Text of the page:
On the horizon
The Northeast may be taking its winters with too many grains of salt. And that could spell trouble for the region's freshwater ecosystems, according to a team of government and university researchers in the United States.
The team finds that during the past 30 years, road salt and other de-icers have boosted chloride levels in groundwater and aquifers, even in areas where the salt use has remained constant. And concentrations remain high during the summer. These trends suggest that salts are accumulating in the environment faster than natural processes can get rid of them, says Peter Groffman, a University of Maryland ecologist and member of the group studying the issue.
The team looked at freshwater systems from Baltimore through the Hudson River Valley and into New Hampshire's White Mountains. In some places, chloride levels exceed the level deemed harmful to fish and aquatic plants. In Baltimore, in winter, urban waterways can reach as much as 25 percent of the ocean's salinity.
The scientists suggest that if current trends continue, water in many of the region's ponds, lakes, rivers, and streams could become toxic to aquatic life by the end of the century. The results of the study appear in the current edition of the Proceedings of the National Academy of Sciences.
The overall decline in Earth's protective ozone layer appears to have leveled off, according to a recent study in the Journal of Geophysical Research. In some regions of the world, the layer is registering small increases in the gas, which blocks ultraviolet radiation beaming in from the sun.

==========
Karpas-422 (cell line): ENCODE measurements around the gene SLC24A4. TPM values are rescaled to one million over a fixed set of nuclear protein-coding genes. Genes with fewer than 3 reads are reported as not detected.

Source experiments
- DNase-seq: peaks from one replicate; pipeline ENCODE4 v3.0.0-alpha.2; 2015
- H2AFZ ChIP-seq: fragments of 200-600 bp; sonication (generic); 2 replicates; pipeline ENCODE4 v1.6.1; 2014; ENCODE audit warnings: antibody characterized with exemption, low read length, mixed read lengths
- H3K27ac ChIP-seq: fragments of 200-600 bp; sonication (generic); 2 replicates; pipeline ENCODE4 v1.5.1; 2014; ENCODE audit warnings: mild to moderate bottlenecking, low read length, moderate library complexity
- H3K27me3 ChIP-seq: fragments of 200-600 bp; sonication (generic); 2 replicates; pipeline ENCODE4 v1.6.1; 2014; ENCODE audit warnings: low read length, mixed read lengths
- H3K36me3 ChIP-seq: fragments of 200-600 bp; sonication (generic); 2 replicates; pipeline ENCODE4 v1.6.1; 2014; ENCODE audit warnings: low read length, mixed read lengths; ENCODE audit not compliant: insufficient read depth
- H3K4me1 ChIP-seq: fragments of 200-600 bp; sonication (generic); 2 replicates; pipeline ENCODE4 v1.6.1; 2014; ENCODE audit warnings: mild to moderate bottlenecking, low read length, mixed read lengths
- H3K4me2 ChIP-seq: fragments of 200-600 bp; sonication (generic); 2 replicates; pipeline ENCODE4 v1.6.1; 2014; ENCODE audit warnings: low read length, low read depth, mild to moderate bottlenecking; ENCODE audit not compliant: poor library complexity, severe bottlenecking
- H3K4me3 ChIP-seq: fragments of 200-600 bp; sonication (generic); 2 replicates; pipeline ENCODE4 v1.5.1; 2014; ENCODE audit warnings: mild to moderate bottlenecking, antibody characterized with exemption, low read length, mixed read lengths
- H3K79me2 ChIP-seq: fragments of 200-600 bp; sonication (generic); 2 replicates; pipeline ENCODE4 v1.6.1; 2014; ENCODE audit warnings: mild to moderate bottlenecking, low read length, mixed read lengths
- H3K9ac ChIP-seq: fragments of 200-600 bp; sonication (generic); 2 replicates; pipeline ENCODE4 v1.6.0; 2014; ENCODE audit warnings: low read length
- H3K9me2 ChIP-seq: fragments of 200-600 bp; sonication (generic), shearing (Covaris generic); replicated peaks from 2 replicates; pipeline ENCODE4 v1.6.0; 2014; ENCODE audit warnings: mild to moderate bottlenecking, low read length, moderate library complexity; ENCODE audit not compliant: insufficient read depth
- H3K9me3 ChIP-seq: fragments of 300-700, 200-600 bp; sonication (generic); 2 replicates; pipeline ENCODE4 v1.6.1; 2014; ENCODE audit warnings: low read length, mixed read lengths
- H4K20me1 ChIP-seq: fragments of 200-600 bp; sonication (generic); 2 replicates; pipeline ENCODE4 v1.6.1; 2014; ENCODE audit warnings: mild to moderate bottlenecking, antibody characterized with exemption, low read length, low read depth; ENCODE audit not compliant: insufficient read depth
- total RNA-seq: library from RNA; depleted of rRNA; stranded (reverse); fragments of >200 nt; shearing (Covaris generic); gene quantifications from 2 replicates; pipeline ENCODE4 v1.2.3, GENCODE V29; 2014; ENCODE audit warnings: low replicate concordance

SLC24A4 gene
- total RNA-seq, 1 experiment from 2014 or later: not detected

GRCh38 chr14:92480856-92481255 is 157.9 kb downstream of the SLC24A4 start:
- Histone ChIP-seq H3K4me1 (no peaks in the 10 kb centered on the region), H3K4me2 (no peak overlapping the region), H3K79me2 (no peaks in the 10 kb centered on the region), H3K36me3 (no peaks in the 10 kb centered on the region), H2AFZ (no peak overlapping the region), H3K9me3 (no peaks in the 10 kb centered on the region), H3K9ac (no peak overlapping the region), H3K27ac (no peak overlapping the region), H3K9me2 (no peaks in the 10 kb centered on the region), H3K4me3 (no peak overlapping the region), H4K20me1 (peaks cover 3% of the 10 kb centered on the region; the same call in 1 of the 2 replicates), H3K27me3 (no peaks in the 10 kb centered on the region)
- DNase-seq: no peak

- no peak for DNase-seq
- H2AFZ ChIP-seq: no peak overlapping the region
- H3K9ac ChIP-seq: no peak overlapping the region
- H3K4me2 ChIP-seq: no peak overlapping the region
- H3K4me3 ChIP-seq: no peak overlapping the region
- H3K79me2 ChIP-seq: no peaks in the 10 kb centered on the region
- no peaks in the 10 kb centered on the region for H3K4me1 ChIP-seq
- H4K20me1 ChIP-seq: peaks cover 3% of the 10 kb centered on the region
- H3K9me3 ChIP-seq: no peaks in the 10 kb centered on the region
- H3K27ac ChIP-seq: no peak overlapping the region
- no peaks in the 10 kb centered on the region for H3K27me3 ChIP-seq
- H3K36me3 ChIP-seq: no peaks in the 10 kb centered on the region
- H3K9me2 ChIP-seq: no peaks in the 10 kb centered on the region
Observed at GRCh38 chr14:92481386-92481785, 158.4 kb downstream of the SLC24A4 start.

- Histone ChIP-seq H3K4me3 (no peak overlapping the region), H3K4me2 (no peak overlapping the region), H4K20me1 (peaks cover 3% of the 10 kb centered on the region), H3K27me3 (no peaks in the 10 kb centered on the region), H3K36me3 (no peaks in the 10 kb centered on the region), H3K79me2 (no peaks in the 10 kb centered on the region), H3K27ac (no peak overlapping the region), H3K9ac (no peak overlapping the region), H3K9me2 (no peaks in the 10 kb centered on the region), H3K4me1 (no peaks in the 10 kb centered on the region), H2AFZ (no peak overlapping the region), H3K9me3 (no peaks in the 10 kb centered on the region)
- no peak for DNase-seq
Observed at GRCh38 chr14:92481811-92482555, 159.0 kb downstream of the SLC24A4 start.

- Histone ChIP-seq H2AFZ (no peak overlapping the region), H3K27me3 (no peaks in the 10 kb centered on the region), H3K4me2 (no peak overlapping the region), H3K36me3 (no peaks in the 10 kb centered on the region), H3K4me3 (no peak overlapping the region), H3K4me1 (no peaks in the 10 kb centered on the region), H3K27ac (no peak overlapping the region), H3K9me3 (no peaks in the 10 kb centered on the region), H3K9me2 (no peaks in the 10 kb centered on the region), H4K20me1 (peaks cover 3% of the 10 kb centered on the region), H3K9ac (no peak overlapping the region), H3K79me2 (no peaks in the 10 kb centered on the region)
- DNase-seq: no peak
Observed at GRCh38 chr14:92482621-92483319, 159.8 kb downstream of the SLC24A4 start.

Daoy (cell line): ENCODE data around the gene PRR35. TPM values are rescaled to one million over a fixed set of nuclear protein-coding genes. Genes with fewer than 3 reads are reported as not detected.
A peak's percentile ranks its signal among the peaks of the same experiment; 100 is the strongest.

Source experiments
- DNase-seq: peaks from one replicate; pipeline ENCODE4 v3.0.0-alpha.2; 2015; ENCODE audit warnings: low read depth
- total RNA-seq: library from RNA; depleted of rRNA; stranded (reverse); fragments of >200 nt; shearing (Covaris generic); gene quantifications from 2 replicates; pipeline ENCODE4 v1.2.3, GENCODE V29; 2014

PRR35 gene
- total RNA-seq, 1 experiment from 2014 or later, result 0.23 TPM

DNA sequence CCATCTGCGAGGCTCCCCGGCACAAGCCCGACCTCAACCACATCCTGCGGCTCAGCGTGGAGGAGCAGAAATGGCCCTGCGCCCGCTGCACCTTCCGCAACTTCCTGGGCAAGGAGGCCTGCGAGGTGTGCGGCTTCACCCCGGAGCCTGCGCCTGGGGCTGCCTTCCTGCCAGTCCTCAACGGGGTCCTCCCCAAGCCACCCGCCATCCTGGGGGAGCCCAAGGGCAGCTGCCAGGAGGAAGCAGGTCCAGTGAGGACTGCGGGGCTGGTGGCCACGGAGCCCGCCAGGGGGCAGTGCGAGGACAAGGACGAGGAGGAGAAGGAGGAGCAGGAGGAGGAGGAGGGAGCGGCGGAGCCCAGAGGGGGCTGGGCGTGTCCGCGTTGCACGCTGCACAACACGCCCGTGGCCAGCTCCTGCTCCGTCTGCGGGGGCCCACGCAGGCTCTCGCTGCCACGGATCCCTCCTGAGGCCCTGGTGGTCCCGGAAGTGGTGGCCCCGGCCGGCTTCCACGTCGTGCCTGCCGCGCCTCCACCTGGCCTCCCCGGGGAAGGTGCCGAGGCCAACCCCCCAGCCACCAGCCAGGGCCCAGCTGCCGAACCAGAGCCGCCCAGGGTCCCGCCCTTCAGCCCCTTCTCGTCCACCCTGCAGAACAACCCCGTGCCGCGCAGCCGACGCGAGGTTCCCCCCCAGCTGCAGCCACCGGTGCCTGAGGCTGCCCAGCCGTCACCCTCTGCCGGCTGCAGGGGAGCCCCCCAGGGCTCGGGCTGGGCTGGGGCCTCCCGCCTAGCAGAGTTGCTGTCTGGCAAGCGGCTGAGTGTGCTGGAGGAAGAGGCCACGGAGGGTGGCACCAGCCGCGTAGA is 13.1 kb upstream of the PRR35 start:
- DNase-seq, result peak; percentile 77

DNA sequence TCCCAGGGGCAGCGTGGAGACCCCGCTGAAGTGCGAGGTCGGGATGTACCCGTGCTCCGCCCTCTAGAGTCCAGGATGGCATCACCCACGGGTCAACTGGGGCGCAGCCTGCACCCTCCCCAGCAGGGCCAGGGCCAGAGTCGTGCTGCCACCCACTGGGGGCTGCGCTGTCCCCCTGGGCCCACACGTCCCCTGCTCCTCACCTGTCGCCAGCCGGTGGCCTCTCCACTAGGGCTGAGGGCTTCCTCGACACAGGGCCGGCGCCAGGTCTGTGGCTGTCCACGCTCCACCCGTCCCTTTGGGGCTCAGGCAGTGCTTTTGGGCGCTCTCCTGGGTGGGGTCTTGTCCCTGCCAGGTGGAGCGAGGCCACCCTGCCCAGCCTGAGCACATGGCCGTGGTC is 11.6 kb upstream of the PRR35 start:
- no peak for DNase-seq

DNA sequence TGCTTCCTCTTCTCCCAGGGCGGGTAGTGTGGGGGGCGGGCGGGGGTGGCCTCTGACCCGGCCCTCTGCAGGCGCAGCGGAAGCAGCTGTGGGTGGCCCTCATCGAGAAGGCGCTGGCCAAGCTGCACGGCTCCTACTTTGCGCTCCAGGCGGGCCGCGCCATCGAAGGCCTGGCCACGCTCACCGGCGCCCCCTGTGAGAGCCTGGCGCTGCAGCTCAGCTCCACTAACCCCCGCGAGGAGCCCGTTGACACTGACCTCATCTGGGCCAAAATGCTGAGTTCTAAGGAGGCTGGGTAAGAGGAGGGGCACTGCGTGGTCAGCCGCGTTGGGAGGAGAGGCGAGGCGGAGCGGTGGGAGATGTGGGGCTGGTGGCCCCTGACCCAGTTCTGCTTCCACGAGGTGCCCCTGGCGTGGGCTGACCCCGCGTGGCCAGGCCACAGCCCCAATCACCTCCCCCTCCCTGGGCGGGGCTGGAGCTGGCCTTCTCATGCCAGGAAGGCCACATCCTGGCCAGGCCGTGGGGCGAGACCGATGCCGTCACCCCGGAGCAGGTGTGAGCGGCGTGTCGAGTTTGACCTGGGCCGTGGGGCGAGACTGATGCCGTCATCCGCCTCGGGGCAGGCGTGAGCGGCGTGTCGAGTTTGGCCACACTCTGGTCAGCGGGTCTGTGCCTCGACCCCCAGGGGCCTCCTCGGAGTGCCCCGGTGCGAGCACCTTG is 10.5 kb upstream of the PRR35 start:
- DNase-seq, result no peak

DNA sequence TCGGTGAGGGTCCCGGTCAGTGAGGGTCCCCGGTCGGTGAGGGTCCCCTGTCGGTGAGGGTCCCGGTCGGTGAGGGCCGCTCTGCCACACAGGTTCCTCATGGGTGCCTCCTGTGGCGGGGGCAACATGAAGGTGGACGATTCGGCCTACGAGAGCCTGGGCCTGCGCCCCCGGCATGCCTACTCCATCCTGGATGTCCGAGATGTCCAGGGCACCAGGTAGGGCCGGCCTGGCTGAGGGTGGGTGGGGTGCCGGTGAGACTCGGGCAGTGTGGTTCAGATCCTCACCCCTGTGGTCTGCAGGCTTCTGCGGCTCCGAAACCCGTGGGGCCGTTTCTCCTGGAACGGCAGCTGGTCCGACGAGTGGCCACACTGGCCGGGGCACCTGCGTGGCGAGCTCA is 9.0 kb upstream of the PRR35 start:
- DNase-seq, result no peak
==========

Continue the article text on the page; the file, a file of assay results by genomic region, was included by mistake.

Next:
The team reporting the results urges caution in declaring victory over human-induced ozone depletion. "We will have to continue to monitor ozone levels for years to come before we can be confident," says Elizabeth Weatherhead, a researcher with the National Oceanic and Atmospheric Administration and one of the study's authors.
Researchers say it will take decades for the ozone layer to recover, and it probably never will stabilize at pre-1970s levels, when scientists first learned that industrial chemicals could erode the layer. Still, the results suggest that an international ban on the main culprit, a group of gases known as chlorofluorocarbons, is having a beneficial effect.
From 1996 to 2002, the team measured the total concentration of ozone between Earth's surface and the upper atmosphere at ground stations on three continents and via satellites. The results build on studies in 2003 that point to a slowing rate of ozone destruction.